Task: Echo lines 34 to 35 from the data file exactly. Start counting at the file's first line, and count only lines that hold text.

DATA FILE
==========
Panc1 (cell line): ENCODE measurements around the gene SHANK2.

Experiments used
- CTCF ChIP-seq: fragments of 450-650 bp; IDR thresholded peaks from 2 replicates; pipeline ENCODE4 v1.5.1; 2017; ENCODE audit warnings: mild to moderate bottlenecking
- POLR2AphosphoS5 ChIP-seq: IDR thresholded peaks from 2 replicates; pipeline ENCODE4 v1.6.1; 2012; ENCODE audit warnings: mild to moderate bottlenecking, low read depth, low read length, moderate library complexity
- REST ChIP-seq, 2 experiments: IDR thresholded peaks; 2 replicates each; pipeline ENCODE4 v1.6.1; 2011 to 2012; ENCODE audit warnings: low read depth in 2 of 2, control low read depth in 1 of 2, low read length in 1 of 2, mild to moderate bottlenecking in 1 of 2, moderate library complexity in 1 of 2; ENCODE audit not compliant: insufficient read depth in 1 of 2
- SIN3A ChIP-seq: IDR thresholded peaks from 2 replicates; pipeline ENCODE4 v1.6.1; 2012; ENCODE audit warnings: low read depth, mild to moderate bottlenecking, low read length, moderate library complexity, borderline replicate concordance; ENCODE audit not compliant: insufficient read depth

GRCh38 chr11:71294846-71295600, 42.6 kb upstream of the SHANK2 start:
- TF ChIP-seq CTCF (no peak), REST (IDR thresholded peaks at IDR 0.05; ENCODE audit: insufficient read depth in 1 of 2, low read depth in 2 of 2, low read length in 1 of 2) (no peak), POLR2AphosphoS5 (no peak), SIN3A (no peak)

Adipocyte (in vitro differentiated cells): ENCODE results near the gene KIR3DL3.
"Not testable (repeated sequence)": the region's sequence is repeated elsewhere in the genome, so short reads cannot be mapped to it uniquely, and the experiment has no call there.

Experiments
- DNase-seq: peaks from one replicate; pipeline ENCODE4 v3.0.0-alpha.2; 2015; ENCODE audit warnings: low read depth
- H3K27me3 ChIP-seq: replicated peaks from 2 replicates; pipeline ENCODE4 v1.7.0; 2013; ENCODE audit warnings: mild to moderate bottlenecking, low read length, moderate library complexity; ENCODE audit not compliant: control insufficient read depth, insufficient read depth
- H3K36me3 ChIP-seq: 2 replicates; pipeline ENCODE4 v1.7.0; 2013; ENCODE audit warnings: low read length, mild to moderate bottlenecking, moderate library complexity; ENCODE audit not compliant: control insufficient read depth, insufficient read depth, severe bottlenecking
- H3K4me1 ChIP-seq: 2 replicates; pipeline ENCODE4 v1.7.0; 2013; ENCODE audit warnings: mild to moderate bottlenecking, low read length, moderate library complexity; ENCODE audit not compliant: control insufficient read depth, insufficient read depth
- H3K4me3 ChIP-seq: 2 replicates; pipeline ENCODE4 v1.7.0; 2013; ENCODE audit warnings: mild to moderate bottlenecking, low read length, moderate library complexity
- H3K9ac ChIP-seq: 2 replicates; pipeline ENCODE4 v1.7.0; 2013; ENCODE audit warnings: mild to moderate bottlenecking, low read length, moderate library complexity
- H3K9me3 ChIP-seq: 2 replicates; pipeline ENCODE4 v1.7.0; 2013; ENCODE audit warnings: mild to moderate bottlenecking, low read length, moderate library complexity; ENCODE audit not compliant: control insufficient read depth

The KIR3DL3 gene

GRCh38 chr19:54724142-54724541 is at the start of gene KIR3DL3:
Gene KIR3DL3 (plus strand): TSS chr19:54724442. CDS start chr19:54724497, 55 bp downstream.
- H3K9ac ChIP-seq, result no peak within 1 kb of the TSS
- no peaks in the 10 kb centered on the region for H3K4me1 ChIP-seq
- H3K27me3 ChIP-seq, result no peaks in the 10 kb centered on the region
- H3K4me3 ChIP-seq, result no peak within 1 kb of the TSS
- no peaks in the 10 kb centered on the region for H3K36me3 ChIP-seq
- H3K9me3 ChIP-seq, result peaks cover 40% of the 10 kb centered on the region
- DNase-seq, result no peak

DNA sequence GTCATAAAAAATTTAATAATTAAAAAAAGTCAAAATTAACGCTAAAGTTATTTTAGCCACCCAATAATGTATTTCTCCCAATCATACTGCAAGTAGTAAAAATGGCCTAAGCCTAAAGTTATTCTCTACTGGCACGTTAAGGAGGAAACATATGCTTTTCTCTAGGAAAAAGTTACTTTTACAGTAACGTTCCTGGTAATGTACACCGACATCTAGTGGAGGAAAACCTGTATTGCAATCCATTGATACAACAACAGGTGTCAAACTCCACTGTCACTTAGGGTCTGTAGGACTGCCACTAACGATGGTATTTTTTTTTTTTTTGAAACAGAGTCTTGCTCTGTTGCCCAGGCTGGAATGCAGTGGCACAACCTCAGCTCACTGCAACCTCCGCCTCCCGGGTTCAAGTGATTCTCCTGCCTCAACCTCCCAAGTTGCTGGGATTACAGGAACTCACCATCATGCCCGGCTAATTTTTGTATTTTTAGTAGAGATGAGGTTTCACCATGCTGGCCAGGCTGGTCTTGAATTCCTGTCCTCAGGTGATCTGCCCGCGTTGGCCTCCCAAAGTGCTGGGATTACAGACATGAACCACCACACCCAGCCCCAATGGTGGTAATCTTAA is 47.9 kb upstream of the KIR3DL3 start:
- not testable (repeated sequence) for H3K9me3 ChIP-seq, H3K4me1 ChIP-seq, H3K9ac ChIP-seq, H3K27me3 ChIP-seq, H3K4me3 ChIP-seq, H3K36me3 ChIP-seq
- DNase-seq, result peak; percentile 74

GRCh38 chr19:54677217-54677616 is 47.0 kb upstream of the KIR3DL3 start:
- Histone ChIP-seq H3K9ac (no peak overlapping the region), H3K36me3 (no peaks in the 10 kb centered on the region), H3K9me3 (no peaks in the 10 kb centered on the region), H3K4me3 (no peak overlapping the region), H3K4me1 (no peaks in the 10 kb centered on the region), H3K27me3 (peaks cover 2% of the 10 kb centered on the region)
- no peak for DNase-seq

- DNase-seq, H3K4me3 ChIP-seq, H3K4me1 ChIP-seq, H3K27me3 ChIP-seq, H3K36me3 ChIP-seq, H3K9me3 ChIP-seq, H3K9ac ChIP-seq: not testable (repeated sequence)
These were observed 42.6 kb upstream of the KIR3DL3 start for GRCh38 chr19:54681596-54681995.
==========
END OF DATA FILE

- no peak for DNase-seq

- DNase-seq, H3K4me3 ChIP-seq, H3K4me1 ChIP-seq, H3K27me3 ChIP-seq, H3K36me3 ChIP-seq, H3K9me3 ChIP-seq, H3K9ac ChIP-seq: not testable (repeated sequence)